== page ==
IFC’s engagement with education quality in K–12 private schools and education systems was minimal. Very few investments combined infrastructure improvements with quality-enhancing inputs—such as teacher training, instructional leadership, curriculum development, or textbook updates—that can contribute to accelerated learning. The same can be said for the four advisory services provided with the RSFs. In most instances, quality provision was assumed based on existing or expected national or international education accreditation.
Considerations for the Future
Resumption of IFC investments in K–12 private schools with a business-as-usual approach is not advised. If IFC decides to resume investments in K–12 private schools, it needs to adopt a different business model. IEG provides the following suggestions for the consideration of IFC management and the Board:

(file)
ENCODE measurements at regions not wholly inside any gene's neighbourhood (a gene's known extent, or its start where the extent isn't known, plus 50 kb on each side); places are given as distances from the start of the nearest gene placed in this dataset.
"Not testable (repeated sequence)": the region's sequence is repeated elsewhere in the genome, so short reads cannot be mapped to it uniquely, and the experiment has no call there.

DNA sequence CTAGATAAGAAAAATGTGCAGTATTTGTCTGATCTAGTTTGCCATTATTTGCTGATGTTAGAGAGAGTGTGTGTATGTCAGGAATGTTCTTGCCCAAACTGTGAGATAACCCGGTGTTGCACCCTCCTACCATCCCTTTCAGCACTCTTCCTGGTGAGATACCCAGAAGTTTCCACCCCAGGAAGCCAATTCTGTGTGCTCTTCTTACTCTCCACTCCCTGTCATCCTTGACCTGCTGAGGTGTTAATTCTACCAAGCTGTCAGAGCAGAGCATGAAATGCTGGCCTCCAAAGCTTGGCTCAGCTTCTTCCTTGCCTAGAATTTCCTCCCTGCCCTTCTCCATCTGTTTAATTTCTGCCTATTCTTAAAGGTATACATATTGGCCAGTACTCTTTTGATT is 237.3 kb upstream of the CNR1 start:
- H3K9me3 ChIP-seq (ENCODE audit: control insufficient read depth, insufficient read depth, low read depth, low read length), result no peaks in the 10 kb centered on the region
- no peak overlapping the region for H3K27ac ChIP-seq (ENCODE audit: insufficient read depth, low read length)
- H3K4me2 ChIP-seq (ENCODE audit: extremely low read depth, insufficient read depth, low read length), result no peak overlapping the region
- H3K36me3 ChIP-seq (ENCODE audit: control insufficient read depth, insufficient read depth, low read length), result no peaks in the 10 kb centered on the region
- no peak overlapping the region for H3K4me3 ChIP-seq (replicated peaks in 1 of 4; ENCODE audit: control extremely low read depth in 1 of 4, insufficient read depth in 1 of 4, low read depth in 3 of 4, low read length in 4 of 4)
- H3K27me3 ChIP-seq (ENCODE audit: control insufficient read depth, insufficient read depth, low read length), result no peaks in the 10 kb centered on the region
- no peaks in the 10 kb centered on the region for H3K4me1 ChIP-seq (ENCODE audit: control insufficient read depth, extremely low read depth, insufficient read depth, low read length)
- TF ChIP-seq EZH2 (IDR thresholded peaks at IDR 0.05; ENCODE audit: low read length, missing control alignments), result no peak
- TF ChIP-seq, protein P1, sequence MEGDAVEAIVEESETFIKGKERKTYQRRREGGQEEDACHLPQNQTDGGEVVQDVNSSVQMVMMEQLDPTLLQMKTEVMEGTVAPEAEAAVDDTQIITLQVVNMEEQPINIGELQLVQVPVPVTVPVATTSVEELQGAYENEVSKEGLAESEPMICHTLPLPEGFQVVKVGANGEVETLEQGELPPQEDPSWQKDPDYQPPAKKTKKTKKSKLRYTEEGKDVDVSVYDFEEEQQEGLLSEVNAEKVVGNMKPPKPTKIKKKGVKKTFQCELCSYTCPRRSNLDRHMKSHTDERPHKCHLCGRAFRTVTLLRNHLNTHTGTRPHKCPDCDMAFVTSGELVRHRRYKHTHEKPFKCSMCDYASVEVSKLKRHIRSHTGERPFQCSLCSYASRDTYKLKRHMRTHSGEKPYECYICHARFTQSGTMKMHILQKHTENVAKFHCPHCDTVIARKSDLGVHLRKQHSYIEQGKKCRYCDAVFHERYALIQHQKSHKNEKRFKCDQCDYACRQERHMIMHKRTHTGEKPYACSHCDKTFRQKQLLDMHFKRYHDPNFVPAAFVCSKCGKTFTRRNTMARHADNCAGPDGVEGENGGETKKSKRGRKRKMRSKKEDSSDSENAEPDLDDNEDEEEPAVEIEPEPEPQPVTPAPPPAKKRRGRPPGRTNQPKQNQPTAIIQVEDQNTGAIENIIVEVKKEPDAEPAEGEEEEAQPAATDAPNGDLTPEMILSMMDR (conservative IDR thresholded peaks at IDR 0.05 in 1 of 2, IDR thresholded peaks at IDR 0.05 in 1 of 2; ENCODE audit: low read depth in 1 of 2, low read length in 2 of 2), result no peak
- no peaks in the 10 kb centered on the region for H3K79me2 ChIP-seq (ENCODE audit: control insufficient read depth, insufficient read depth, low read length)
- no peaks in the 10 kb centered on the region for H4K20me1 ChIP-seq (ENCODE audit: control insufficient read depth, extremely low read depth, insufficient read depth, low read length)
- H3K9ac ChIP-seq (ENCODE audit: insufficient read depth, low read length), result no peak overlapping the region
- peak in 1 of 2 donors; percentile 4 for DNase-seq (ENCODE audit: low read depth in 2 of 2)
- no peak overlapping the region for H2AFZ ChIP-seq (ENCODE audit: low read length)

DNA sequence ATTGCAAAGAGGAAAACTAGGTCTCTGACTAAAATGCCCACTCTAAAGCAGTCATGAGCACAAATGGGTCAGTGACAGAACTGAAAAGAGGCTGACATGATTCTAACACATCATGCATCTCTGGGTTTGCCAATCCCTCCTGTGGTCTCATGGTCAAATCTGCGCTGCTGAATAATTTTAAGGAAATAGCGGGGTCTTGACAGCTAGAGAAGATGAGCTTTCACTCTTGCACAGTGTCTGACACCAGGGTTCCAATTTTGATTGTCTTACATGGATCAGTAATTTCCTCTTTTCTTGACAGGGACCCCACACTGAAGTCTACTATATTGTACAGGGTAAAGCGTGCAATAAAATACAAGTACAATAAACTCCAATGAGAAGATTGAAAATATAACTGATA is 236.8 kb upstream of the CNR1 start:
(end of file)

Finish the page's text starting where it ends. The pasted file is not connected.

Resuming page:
- Adopt an investment approach that engages a wider spectrum of stakeholders involved in the education system likely to be affected, whether positively or negatively, by the school receiving IFC financing. Recalibrate IFC processes and procedures throughout the investment life cycle to move from the current narrow transaction orientation to an approach in which IFC works with governments, the World Bank, development finance institutions, and other partners to harness and scale innovations and mitigate potential negative impacts on local education systems.